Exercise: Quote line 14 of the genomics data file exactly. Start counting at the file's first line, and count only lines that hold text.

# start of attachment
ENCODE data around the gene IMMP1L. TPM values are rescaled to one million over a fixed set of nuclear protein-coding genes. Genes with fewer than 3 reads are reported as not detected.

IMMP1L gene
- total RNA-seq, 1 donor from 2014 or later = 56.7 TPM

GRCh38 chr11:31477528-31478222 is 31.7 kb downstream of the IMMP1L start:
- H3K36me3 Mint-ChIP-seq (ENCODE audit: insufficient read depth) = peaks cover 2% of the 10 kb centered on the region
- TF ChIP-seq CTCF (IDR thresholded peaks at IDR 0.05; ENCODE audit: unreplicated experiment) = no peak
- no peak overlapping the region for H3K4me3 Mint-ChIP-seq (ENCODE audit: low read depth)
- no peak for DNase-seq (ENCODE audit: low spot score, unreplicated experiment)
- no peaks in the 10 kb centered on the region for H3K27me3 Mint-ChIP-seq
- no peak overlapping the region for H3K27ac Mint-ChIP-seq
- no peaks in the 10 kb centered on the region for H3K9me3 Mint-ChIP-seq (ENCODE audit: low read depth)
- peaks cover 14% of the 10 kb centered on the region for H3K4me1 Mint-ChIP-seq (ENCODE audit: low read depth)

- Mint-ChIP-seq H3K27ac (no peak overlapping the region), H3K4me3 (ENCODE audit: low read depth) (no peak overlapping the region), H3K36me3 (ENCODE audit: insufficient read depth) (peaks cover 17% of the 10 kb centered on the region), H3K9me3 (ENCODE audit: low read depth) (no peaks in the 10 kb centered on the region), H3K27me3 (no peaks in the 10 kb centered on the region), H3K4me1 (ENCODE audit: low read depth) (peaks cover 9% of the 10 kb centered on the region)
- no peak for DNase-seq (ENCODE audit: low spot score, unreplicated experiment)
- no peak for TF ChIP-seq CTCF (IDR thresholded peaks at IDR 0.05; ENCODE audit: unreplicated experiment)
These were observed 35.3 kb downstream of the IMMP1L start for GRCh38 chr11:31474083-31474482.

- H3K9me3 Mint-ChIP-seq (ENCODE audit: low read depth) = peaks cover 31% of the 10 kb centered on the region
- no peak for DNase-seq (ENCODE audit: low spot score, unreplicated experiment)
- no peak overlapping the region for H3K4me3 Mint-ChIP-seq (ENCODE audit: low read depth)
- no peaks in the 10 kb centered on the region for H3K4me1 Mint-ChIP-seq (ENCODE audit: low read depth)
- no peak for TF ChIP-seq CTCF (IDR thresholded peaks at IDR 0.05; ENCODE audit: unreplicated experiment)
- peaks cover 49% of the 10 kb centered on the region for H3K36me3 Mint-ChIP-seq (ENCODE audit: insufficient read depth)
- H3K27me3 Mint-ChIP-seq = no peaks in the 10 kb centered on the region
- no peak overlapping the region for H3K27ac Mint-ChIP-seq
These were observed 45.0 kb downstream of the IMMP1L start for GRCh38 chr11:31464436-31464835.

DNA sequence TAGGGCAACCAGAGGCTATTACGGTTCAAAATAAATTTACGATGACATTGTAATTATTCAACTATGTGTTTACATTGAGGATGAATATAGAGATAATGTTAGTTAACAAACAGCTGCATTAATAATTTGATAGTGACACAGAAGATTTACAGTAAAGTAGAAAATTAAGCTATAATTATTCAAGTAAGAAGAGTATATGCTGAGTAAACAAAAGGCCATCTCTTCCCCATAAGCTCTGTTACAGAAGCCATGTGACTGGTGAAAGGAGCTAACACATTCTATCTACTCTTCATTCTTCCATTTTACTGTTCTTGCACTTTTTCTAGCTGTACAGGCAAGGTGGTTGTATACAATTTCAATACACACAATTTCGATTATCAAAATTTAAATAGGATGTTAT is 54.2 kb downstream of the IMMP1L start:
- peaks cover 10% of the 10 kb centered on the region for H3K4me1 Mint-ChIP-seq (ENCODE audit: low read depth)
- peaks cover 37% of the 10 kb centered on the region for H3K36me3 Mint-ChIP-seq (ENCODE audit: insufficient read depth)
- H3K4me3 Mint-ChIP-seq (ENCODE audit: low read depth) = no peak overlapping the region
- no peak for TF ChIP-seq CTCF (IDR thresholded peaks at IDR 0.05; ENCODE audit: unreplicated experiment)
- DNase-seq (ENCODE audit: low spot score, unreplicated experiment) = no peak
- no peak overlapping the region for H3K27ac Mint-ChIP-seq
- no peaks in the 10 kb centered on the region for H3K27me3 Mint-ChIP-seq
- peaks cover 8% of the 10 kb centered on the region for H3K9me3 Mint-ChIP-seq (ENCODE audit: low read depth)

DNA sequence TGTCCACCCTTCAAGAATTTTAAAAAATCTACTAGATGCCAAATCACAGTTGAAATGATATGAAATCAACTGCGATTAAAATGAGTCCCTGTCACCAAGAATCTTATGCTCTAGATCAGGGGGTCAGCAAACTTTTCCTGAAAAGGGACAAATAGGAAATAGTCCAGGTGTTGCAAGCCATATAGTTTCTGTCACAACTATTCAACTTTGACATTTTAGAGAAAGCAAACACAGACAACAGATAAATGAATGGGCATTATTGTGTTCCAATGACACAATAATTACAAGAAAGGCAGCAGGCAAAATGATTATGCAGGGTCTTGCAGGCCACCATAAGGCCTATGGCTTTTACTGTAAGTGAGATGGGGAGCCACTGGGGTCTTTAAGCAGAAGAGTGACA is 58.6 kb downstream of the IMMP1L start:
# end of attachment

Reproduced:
- no peak for DNase-seq (ENCODE audit: low spot score, unreplicated experiment)